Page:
Relationships between synoptic-scale circulation features and antecedent upstream air trajectories associated with winter storms in central North Carolina
In this follow-up study, we have added an additional 30 winter storms (i.e. snowstorms and ice storms) of varying intensities across central North Carolina to the original sample of 15 winter storms, increasing the total sample to 45 storms for the period 1997 to 2013. This new sample of mostly lighter storms also includes events involving precipitation-type transitions (e.g. snow to freezing rain). As in Fuhrmann and Konrad (2013), we use the Hybrid Single-Particle Lagrangian Integrated Trajectory (HYSPLIT) tool to calculate 72-hour backward, or upstream, air parcel trajectories for each storm from three critical vertical levels: the near-surface level, the elevated warm layer zone, and the dendritic growth zone. Comparisons of composite trajectories and meteorological properties of air parcels (e.g. temperature, moisture, vertical velocity) are made between storms of varying intensities at each of the three critical levels. To determine the synoptic-scale circulation patterns associated with these storms and their trajectory characteristics, composite plots of the lower and middle-tropospheric circulation are analyzed using data from the North American Regional Reanalysis.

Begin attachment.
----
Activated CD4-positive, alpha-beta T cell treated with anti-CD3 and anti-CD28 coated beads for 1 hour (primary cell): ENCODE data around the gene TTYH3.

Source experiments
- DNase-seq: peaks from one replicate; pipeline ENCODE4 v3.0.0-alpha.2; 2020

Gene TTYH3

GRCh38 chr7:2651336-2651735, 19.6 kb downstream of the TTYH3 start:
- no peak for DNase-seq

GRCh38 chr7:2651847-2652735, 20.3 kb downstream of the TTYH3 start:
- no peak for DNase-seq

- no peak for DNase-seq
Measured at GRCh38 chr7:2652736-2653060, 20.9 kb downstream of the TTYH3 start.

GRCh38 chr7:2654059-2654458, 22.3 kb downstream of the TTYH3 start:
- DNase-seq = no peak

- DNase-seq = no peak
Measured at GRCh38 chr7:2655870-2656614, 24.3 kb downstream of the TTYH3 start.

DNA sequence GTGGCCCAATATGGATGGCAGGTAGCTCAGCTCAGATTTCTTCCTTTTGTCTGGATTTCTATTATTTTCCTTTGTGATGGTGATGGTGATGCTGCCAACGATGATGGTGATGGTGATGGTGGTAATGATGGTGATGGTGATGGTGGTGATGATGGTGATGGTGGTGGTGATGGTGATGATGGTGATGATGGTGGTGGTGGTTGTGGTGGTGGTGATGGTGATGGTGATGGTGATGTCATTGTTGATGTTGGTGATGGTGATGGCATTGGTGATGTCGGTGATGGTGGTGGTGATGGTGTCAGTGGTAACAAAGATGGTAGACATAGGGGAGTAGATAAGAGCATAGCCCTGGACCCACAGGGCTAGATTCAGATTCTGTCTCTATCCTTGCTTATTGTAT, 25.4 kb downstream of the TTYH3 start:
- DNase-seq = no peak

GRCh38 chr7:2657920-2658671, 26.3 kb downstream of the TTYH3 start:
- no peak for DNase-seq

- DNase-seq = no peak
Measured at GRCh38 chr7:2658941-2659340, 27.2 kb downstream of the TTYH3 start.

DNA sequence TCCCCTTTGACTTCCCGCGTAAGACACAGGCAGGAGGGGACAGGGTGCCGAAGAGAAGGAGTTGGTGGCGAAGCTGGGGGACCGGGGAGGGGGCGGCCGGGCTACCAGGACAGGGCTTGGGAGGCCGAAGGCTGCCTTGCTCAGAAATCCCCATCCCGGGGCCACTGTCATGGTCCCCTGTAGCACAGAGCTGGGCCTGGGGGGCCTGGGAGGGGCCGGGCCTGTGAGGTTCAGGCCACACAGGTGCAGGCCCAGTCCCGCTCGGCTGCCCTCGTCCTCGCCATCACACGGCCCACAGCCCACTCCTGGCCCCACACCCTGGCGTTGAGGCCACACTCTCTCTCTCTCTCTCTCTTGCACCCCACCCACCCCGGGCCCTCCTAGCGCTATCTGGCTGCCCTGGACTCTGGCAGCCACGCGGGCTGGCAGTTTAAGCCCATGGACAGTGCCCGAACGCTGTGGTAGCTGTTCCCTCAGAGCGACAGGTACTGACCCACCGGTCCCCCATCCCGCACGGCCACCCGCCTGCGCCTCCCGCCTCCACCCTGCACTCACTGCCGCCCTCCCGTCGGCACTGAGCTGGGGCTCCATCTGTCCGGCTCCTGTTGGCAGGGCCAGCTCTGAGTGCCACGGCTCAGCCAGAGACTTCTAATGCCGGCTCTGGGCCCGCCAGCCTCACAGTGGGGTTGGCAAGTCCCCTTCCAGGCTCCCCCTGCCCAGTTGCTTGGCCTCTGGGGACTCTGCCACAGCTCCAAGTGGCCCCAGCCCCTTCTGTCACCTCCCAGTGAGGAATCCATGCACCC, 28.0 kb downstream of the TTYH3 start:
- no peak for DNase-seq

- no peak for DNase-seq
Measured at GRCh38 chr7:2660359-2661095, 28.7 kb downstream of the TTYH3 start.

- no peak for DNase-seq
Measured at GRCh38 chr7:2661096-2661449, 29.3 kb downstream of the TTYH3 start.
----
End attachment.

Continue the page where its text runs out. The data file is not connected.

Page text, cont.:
Reference: Fuhrmann, C.M. and C.E. Konrad (2013) A trajectory approach to analyzing the ingredients associated with heavy winter storms in central North Carolina. Weather and Forecasting, 28, 647-667.